Labour will remove the Auckland urban growth boundary and free up density controls. This will give Auckland more options to grow, as well as stopping landbankers profiteering and holding up development. New developments, both in Auckland and the rest of New Zealand, will be funded through innovative infrastructure bonds.”

    2. Also remember that Labour have the KiwiBuild policy. Government built housing will ramp up to 5,000 a year in Auckland. These will almost certainly be transit oriented housing schemes given Labour’s commitment to the congestion free network. This could be transformative to Auckland given at the moment the city is only building 10,000 houses a year -most of which will be automobile dependent.

      Here is Labour’s KiwiBuild policy statement.

      “Build 100,000 affordable homes across the country

      Labour’s KiwiBuild programme will build 100,000 high quality, affordable homes over 10 years, with 50% of them in Auckland. Standalone houses in Auckland will cost $500,000 to $600,000, with apartments and townhouses under $500,000. Outside Auckland, houses will range from $300,000 to $500,000.”

      With more detail here http://www.labour.org.nz/kiwibuild

      1. I suppose if we swap between National and Labour, we can swap between building the roads out to the outskirts and building the houses on the outskirts. That’s quite effective sprawl building. :/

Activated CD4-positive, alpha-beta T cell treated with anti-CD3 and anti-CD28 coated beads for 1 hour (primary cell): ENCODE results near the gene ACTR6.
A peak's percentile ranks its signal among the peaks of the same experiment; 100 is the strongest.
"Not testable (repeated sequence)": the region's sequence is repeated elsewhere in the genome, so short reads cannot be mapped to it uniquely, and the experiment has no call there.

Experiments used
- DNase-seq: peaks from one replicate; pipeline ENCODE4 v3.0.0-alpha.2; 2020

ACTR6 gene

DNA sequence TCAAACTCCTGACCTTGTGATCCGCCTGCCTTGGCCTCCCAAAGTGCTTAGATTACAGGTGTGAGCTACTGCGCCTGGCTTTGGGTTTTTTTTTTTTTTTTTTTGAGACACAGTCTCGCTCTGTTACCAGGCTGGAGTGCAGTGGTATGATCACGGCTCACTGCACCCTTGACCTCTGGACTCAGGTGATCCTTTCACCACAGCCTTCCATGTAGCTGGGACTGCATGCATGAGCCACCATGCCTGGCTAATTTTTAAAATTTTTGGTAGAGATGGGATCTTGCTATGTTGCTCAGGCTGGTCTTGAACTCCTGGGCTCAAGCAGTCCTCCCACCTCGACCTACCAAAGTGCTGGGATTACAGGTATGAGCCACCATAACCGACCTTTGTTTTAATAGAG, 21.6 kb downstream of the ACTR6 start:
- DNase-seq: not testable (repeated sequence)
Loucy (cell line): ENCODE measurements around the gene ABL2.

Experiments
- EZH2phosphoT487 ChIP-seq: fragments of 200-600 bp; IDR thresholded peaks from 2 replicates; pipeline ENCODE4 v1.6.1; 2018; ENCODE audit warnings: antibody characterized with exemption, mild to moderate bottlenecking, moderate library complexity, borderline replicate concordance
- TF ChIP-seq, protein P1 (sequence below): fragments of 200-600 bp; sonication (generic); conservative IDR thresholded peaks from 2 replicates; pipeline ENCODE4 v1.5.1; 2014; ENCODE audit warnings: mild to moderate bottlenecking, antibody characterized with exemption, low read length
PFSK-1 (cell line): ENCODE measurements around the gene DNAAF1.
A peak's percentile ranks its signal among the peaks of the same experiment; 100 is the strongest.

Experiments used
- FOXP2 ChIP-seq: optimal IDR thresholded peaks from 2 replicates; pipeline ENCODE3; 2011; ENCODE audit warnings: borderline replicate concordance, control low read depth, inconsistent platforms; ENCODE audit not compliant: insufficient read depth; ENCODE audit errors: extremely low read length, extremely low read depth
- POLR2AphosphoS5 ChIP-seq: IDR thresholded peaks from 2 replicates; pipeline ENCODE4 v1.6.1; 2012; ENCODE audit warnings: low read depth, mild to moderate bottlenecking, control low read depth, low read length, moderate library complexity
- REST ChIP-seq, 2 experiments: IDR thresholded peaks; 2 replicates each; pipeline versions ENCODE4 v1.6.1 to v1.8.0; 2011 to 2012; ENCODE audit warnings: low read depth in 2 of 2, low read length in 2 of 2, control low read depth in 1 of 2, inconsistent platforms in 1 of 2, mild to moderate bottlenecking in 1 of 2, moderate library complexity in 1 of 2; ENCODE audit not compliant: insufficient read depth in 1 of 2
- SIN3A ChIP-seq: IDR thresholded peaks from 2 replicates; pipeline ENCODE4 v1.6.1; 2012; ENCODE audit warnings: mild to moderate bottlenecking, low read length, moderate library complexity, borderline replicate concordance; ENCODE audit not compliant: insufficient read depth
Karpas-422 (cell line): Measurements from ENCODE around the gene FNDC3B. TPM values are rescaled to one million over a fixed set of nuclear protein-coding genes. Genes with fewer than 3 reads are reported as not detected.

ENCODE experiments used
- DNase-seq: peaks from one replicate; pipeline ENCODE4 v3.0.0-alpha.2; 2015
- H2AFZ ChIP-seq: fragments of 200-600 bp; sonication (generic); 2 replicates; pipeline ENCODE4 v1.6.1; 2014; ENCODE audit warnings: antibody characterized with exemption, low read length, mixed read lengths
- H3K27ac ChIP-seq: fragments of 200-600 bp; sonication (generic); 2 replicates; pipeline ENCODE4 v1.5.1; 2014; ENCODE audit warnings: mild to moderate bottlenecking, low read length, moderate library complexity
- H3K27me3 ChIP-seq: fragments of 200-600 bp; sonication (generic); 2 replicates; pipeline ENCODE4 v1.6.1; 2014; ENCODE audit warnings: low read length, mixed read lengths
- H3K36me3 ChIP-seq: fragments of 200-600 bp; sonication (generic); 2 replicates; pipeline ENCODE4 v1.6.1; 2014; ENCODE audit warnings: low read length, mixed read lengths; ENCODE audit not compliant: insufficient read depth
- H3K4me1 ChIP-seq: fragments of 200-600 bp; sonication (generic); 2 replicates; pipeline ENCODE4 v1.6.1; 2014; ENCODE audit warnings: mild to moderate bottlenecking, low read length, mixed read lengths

1. I would hope it would be more akin to what Brisbane achieves (see last weeks post regarding the availability of land).

          Get rid of the urban boundary as such, but make it more attractive (easier / lest costly) to re-develop/intensify land uses within existing areas.

          1. 01anthony, Sailor Boy and others, why don’t you like the rural urban boundary? (This ended up longer than I intended, the question is the main thing: you can kind of see why I ask though.)

            I do not think Labour’s housing plans have been well thought out at all. I do think that they exist purely to say they’re building houses. The party seems completely willing to exacerbate sprawl and the consequent environmental impacts of that (including, most ironically, on waterways) as well as the encroachment of housing on to land better suited economically and socially to agriculture. It’s not enough to build houses; “affordable” and sustainable housing (practices) can only come from building a system, but no one is interested in that it seems.

            I am not at all convinced that allowing the option of “out”, in this land-mad country anyway, can co-exist with the actual development of up. I mean, my understanding of Portland’s development, in a similarly sprawling culture, was accomplished through strict equivalents of rural/urban boundaries. Rational financial incentives of selling dozens of homes instead of just one on the same block, won’t actually create density if everyone buys into socio-cultural myths that clearly exist. Investment policies which allow “locals” to go for the low risk detached homes won’t make investors choose to risk building houses.

            In this sense, absent specifics, it seems dangerous to presume that Labour will generate housing plans consistent with its transport plans. Even worse, we /already/ know that Labour is inconsistent in its attitudes to (im)migrants in general (bad) and refugees (“for every refugee New Zealand opens its doors to, we are repaid in multiple by the contribution they will make to our country.”). Many of us think Labour’s housing plans and immigration policies are inconsistent too (who will build them) but that’s a bit more subjective.